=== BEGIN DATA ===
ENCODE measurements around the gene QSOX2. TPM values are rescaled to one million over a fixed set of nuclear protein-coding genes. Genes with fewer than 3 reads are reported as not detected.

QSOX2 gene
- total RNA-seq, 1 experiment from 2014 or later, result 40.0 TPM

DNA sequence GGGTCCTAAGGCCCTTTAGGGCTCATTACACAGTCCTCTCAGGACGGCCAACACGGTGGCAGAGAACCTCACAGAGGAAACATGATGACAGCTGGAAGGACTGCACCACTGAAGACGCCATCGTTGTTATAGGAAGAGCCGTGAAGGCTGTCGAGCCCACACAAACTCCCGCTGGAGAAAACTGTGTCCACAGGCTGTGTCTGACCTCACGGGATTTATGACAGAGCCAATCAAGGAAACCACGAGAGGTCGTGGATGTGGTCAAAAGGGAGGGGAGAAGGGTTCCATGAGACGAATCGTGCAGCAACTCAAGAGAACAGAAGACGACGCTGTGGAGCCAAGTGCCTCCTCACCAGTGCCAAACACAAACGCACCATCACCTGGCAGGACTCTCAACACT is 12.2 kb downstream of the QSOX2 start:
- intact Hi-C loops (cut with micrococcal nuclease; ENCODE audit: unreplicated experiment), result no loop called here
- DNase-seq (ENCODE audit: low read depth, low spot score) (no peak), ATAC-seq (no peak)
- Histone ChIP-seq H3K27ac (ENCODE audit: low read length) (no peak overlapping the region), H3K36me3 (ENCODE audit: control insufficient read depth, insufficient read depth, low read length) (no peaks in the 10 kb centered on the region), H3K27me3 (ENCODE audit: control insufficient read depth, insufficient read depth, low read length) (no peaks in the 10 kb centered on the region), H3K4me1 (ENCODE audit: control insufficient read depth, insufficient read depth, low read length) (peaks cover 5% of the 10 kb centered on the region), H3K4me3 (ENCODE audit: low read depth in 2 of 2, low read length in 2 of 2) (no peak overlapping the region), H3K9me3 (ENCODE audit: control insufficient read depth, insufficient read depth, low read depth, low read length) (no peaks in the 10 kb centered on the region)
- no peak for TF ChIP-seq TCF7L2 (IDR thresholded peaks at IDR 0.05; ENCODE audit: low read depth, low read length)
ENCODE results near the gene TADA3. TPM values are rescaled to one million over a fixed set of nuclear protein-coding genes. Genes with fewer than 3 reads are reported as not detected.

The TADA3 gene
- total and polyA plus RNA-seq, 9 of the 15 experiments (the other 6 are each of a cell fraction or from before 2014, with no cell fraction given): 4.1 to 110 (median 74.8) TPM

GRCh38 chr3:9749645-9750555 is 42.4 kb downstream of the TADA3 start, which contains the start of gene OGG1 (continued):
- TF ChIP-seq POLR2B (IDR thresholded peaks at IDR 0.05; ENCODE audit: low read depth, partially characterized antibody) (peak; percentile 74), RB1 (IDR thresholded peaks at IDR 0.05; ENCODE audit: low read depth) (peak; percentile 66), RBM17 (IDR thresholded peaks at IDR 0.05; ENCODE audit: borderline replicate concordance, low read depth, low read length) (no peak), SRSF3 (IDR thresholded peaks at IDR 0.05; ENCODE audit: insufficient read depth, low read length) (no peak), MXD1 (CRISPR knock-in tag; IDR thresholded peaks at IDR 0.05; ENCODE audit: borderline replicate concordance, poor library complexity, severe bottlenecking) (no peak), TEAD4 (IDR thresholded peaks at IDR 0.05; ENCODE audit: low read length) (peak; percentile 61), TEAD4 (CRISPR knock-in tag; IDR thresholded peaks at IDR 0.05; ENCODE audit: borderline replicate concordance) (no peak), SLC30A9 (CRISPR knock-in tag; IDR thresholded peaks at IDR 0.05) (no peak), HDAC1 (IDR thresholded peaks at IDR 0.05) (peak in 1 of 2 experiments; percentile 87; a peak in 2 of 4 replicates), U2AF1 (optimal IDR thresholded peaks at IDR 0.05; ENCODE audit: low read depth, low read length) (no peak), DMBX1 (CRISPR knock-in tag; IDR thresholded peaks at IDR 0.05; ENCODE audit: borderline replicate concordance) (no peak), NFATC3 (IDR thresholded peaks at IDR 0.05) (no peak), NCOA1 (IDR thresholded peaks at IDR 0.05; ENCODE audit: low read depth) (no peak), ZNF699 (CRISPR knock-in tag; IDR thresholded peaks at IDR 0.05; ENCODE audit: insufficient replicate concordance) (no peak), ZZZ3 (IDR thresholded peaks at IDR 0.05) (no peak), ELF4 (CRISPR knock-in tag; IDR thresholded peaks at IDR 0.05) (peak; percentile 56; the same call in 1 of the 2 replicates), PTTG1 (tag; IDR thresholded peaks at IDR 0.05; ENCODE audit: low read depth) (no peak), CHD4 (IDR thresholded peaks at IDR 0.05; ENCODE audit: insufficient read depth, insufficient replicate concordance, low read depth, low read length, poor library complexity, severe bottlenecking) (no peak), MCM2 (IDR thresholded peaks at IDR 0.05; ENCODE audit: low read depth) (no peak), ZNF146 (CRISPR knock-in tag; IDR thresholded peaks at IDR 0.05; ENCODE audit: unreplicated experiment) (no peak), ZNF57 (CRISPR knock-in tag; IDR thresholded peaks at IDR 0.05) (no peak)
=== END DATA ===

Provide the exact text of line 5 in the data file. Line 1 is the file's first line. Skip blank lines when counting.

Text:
- intact Hi-C loops (cut with micrococcal nuclease; ENCODE audit: unreplicated experiment), result no loop called here